# /wakamoleguy

## Advent of Code 2022 - Day 3: Rucksack Reorganization

For Day 3: Rucksack Reorganization, we are given an ominous premise: each string in our input represents a rucksack with compartments and all the items inside. The items, however, are stored improperly. Today is the first weekend puzzle, which tend to be more time intensive than those during the week. It's only Day 3, but could we be tasked with some variation of the Knapsack Problem, needing to reorganize the items to optimally fit?

Alas, nothing so complicated. (Phew!) Instead, our goal in both parts is to find common elements shared by various strings (or parts of strings).

### Part 1

In Part 1, we need to find the only character that appears in both the first and second halves of each input string. Then we need to run that through a `priority` function to transform it into an integer.

Splitting the list is straightforward. Let's take the length of the list and use that to determine how many characters belong in each piece:

``````let size = length s `div` 2
in (take size s, drop size s)

-- Update:  I just learned about `splitAt` in Prelude:
-- splitAt :: Int -> [a] -> ([a], [a])
(s1, s2) = splitAt (length s `div` 2) s``````

I didn't care to get fancy with my priority function today:

``````charPriority :: Char -> Int
charPriority c
| 'a' <= c && c <= 'z' = fromEnum c - fromEnum 'a' + 1
| 'A' <= c && c <= 'Z' = fromEnum c - fromEnum 'A' + 27
| otherwise = 0``````

#### Using Sets

Now, how should we compare the items in the first string with the items in the second? One option is to manually iterate over the characters in the first, checking if they are in the second. In the worst case, the common character will be at the end of each string, requiring `O(n^2)` comparisons. Instead, I chose to first transform the strings into a more efficient data structure, then compare those instead.

1. Construct a Set from each String. `O(log n)`
2. Combine the Sets by intersection. `~O(n)` assuming similarly sized sets.
3. The only item in the remaining Set is our answer. `O(1)`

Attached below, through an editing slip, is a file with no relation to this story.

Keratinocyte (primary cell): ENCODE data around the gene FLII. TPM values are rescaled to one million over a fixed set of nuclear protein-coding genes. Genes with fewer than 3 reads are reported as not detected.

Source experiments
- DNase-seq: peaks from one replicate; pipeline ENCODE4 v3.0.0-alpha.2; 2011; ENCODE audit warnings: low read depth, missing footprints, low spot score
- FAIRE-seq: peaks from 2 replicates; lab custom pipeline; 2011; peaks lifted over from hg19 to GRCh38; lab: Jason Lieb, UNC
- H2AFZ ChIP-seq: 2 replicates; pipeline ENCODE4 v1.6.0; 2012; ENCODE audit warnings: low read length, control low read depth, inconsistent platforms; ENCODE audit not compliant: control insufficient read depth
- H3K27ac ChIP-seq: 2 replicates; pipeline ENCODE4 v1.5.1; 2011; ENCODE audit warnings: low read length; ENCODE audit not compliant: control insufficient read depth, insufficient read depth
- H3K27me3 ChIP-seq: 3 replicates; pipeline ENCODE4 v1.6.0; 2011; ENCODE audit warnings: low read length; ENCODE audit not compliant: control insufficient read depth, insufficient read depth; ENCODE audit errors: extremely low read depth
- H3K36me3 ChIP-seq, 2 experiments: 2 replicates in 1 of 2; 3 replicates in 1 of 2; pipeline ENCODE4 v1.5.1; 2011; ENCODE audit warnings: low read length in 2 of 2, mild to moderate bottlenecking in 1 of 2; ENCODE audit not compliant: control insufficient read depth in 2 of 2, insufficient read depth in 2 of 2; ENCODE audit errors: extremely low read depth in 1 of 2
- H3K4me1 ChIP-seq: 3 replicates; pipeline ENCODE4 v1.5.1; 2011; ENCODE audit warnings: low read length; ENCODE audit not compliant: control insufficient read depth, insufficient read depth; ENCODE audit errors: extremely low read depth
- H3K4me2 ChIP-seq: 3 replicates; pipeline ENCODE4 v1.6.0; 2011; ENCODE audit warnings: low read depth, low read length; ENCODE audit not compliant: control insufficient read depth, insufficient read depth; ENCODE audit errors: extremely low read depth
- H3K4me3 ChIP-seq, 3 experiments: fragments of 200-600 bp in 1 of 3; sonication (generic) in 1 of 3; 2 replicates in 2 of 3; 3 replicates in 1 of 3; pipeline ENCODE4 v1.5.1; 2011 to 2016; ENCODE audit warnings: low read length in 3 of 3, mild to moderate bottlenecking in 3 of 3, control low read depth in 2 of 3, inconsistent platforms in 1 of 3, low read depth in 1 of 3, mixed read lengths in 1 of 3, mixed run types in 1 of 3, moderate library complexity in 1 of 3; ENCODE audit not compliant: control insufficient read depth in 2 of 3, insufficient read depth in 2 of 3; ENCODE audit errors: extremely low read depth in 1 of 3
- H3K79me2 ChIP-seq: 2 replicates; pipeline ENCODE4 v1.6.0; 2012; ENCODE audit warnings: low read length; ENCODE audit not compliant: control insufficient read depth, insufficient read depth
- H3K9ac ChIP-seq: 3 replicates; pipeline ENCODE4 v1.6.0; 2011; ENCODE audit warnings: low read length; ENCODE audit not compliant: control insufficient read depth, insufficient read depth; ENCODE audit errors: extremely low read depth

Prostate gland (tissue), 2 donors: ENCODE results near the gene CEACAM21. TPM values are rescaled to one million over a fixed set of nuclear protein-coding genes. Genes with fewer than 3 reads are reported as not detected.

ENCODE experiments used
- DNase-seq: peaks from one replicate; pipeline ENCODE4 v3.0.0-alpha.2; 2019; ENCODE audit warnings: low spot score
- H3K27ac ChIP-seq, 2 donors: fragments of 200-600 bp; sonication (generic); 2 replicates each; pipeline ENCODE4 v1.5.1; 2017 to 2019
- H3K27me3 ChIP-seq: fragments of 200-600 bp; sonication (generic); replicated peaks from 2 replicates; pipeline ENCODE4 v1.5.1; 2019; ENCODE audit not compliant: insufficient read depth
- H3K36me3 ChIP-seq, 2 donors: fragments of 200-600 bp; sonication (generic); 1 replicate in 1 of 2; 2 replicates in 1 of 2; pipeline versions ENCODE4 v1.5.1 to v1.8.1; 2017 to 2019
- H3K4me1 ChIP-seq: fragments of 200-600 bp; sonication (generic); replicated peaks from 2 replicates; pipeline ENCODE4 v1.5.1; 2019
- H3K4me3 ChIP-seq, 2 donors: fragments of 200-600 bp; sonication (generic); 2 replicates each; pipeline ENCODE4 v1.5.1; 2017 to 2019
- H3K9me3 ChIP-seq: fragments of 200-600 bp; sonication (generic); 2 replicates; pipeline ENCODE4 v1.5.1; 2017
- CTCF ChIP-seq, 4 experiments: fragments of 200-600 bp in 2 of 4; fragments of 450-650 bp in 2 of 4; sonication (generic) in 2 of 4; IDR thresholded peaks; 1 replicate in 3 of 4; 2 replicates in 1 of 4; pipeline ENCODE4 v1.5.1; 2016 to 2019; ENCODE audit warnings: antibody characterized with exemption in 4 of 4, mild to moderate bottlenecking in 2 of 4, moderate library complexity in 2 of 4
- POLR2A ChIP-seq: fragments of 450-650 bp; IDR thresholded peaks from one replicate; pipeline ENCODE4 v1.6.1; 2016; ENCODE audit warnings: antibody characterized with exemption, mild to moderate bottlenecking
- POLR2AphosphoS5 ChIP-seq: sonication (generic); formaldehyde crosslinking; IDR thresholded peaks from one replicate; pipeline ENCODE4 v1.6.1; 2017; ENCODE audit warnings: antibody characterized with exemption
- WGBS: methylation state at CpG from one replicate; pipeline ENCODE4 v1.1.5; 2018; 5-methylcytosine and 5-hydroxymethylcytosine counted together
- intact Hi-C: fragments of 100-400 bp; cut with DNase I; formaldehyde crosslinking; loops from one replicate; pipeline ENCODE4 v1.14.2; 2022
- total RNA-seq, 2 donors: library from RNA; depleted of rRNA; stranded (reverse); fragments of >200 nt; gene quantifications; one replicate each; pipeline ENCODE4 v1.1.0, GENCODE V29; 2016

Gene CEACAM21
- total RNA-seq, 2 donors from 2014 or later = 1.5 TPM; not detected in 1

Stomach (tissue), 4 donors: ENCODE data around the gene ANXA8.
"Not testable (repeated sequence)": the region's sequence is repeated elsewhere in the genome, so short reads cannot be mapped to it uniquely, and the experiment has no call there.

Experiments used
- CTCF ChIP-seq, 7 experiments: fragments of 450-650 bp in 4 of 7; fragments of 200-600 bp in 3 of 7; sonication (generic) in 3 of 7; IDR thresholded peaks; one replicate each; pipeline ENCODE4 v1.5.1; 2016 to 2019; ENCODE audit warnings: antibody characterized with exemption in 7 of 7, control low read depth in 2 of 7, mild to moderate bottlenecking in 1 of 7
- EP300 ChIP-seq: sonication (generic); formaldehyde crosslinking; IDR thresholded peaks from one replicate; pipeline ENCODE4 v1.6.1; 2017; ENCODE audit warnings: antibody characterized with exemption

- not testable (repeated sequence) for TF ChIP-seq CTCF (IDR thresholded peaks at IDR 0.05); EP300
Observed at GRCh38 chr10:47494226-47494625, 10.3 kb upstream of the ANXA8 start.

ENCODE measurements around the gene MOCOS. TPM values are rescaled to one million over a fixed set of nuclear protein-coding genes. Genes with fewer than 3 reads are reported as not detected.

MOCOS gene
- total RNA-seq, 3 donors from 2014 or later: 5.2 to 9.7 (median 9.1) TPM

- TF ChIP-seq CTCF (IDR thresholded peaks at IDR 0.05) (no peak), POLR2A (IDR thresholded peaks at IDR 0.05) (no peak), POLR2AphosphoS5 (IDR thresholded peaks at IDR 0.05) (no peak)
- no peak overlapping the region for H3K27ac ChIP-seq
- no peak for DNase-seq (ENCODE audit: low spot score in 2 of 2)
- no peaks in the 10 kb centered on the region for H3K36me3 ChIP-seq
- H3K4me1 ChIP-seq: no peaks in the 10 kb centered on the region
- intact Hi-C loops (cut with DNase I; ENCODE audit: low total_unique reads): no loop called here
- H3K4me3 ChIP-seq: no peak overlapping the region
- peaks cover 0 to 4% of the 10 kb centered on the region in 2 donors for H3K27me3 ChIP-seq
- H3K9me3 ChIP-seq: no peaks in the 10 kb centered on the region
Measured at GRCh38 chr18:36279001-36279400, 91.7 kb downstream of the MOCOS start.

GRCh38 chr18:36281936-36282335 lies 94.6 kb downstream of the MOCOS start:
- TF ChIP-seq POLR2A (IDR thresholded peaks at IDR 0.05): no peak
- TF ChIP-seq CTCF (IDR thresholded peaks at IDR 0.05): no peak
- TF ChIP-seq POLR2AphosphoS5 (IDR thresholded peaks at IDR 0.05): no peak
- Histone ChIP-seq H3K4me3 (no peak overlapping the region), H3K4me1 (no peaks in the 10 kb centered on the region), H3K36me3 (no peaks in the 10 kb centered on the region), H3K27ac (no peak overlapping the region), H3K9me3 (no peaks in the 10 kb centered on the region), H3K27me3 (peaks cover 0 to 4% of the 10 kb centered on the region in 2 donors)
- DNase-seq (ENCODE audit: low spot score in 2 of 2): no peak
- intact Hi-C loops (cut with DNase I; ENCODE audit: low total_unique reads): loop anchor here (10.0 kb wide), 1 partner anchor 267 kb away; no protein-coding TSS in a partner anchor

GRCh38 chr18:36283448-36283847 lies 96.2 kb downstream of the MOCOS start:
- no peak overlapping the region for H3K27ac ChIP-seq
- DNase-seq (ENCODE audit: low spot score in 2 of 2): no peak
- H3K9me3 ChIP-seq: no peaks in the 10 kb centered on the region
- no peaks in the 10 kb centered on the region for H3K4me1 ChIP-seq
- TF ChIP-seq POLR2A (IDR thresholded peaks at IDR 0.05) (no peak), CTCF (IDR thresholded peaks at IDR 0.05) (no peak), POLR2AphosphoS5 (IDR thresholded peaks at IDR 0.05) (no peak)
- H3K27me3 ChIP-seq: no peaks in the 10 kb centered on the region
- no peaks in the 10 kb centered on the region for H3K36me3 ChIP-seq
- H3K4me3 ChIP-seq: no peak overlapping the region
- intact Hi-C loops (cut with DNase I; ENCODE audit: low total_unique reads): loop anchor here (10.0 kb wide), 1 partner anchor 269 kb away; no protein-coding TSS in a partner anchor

4. Total Runtime: `O(n)`

In practice, using asymptotic analysis here is questionable. Our input is very limited in size. This approach seems comparable to sorting the strings and then comparing them element-by-element, which is O(n log n) total. It doesn't seem possible to break the O(n) barrier, since you will always have the possibility of needing to look at every item in the list.

Here's the full code:

``````module AOC2022.Day03 (spec) where

import qualified Data.Set as Set
import Input
import Test.Hspec

input :: IO String

spec :: IO ()
spec = hspec \$ do
describe "Part 1" \$ do
it "vJrwpWtwJgWrhcsFMMfFFhFp" \$ do
part1 "vJrwpWtwJgWrhcsFMMfFFhFp" `shouldBe` 16
it "runs on custom input" \$ do
myInput <- input
sum (fmap part1 (lines myInput)) `shouldBe` 0 -- redacted

standout :: [Char] -> Char
standout s =
let size = length s `div` 2
(c1, c2) = (Set.fromList \$ take size s, Set.fromList \$ drop size s)
in Set.findMin \$ c1 `Set.intersection` c2

charPriority :: Char -> Int
charPriority c
| 'a' <= c && c <= 'z' = fromEnum c - fromEnum 'a' + 1
| 'A' <= c && c <= 'Z' = fromEnum c - fromEnum 'A' + 27
| otherwise = 0

part1 :: String -> Int
part1 = charPriority . standout``````

## Part 2 - Where Sets Pay Off

In Part 2, we no longer need to split the individual lines. Instead, we're looking for the common character in each group of 3 input lines. This is... basically the same thing! Let's factor out our `commonItem` logic, and generalize it to work on any number of Strings:

``````commonItem :: [String] -> Char
commonItem = Set.findMin . foldr1 Set.intersection . fmap Set.fromList``````

With this factored out, the only difference between Part 1 and Part 2 is how we generate our groups of strings. While Part 1 splits each line into two strings, Part 2 process the input in chunks of 3. Full code:

``````module AOC2022.Day03 (spec) where

import Data.List.Split
import qualified Data.Set as Set
import Input
import Test.Hspec

input :: IO String

spec :: IO ()
spec = hspec \$ do
describe "Part 1" \$ do
it "vJrwpWtwJgWrhcsFMMfFFhFp" \$ do
part1 ["vJrwpWtwJgWrhcsFMMfFFhFp"] `shouldBe` 16
it "runs on custom input" \$ do
myInput <- input
part1 (lines myInput) `shouldBe` 0 -- redacted
describe "Part 2" \$ do
it "runs on custom input" \$ do
myInput <- input
part2 (lines myInput) `shouldBe` 0 -- redacted

commonItem :: [String] -> Char
commonItem = Set.findMin . foldr1 Set.intersection . fmap Set.fromList

splitInHalf :: String -> [String]
splitInHalf s = [take size s, drop size s]
where
size = length s `div` 2

charPriority :: Char -> Int
charPriority c
| 'a' <= c && c <= 'z' = fromEnum c - fromEnum 'a' + 1
| 'A' <= c && c <= 'Z' = fromEnum c - fromEnum 'A' + 27
| otherwise = 0

part1 :: [String] -> Int
part1 = sum . fmap (charPriority . commonItem . splitInHalf)

part2 :: [String] -> Int
part2 = sum . fmap (charPriority . commonItem) . chunksOf 3``````

#### Runtime analysis

The runtime of `Set.intersection` is `O(m log((n+1)/(m+1)))`. For similarly sized Sets, the `log` factor approaches a constant, which is why the runtime for Part 1 is O(n). In Part 2, our best case is that the first intersection results in a single item, after which the remaining intersections run with `m=1`, or `O(log n)`. In the worse case, however, all but the final intersection share every character, taking the same O(n) time.

The Set from `Data.Set` is built with balanced binary trees. Another option is `Data.HashSet`, which would have closer to O(n) runtime for all operations. However, Data.HashSet is missing the `findMin` function that is so convenient here. While we know our result will contain a single item, HashSets in general are unordered containers with fewer options for lookups.

### Advent of Code 2022 Series

This post is part of a series describing my Haskell solutions to Advent of Code 2022.